I loved Clutch though, as much as and more than I thought I would from the bit I got to know him in Freefall. He was so intense and awesome. I loved him even more than Nix. Nix was sweet, but Clutch is larger than life. I really can't blame Taylor for being all over him. Overall, the story was great and was not ruined by Taylor's occasional whining. I loved the fact that they got together regardless of what anyone said and they didn't let anyone stop them. Just a heads up that the sex is more graphic in this book than it was in Freefall. I hope Tess Oliver writes more books in this series. Maybe the next one can be about Rett and Aimee. I might even be open to the possibility of a Jason story, about him smartening his ass up and dumping his bitch girlfriend for a better one. I look forward to whatever she has for us.

“I remember watching you from the back seat with those same big hands gripping the steering wheel, and all I could think was someday I want those massive arms to hold me. I knew nothing bad could happen to me wrapped in those unbelievable arms.”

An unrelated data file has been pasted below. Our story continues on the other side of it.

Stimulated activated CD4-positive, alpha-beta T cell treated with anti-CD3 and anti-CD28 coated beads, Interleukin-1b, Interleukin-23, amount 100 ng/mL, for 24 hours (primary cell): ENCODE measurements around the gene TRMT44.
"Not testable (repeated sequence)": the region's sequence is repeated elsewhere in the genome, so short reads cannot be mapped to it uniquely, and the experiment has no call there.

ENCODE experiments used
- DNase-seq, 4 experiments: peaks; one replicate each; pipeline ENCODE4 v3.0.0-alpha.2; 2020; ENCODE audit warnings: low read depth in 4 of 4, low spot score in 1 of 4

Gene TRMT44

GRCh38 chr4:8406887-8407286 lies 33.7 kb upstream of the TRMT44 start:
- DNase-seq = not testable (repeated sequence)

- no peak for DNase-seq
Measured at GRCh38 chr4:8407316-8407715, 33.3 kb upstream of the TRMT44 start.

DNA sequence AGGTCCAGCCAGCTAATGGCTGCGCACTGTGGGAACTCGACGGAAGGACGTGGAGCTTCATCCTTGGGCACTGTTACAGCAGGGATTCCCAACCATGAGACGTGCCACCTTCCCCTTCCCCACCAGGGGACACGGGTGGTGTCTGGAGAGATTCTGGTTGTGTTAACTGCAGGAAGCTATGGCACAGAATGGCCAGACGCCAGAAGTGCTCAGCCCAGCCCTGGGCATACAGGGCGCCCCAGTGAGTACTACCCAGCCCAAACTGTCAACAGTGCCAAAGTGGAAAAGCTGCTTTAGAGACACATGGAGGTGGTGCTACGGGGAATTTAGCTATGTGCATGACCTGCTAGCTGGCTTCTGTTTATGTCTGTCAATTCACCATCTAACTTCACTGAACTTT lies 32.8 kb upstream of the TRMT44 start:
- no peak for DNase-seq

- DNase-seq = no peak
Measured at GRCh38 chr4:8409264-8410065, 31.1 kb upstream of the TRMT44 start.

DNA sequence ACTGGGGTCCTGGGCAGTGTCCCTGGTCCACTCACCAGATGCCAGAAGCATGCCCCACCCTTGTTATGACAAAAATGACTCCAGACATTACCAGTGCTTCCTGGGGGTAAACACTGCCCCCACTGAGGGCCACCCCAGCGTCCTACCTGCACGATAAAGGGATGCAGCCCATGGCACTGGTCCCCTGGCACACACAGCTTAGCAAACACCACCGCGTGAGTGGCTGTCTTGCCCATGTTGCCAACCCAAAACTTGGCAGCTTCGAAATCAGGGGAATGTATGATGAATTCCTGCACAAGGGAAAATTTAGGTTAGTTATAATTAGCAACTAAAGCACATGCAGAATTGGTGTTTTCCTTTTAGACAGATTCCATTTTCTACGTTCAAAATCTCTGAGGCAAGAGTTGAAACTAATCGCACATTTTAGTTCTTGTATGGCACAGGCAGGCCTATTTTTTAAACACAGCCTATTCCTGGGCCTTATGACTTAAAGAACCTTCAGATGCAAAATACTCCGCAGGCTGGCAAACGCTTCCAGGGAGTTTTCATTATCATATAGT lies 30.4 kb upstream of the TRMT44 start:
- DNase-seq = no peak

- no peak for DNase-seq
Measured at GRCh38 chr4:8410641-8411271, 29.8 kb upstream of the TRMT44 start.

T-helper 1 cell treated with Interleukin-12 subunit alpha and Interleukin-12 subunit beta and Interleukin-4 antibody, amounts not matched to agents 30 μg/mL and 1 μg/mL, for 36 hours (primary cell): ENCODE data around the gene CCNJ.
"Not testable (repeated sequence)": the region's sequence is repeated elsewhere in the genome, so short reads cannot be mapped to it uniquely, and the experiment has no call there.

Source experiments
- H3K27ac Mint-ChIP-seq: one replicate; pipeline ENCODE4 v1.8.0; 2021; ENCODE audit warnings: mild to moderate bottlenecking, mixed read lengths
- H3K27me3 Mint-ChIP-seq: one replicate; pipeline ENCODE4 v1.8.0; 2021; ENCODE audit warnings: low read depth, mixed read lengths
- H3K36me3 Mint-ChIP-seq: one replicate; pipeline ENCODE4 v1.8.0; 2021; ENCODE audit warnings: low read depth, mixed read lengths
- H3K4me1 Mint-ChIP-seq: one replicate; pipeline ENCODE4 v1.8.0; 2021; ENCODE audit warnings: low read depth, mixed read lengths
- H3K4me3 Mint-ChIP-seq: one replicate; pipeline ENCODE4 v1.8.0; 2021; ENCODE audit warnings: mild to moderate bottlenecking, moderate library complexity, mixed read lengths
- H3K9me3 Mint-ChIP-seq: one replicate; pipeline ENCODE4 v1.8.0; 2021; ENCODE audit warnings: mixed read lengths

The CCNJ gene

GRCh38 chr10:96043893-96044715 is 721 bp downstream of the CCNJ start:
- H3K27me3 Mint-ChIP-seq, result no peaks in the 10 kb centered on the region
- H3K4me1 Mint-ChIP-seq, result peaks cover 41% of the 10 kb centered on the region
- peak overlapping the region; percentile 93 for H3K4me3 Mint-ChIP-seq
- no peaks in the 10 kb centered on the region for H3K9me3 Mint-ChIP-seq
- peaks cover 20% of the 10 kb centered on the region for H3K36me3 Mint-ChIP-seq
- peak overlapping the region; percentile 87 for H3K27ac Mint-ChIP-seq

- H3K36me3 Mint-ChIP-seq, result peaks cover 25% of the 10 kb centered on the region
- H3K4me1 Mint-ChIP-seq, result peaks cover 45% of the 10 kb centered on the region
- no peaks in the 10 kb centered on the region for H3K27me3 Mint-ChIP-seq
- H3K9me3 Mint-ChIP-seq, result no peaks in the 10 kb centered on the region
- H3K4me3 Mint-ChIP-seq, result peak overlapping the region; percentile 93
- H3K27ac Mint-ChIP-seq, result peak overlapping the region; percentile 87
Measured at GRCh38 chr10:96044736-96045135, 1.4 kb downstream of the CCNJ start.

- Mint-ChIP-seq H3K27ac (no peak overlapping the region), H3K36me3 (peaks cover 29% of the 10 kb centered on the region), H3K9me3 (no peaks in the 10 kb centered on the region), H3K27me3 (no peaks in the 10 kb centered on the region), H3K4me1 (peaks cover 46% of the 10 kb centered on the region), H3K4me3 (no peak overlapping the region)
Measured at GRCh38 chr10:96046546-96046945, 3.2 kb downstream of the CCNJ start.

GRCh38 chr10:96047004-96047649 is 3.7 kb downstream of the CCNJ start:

Sunday, 19 January 2014

Freefall by Tess Oliver (Custom Culture #1)

Genres: New Adult, Contemporary, Romance
Smut-O-Meter: 6 out of 10
My Rating: 4 out of 5


After leaving high school, with a hard won diploma and the title of most likely to break hearts, Alexander "Nix" Pierce has left his wild, out of control years mostly behind him. A small inheritance from his grandfather has given him the funds to open up his tattoo shop, Freefall, and he has started to pull his life together. Aside from trying to keep his best friend, Dray, from killing himself in the fight ring, and his slight obsession with a pin-up model he's never met, Nix's life is going smoothly . . . until Scotlyn James, the object of his obsession, walks into his shop.

Ever since a tragic accident killed her family and left her alone in the world, Scotlyn James hasn't spoken one word. Up until now she didn't care that she had no way of talking to people. Her awful aunt would never have listened, and Lincoln Hammond the arrogant, selfish man who pulled her from the streets of Los Angeles wouldn't hear her words if she could speak. But when Lincoln insists she get a tattoo to cover up a scar on her side, Scotlyn meets the artist, Nix Pierce. And now she longs for her voice. Now she has found someone who will hear her.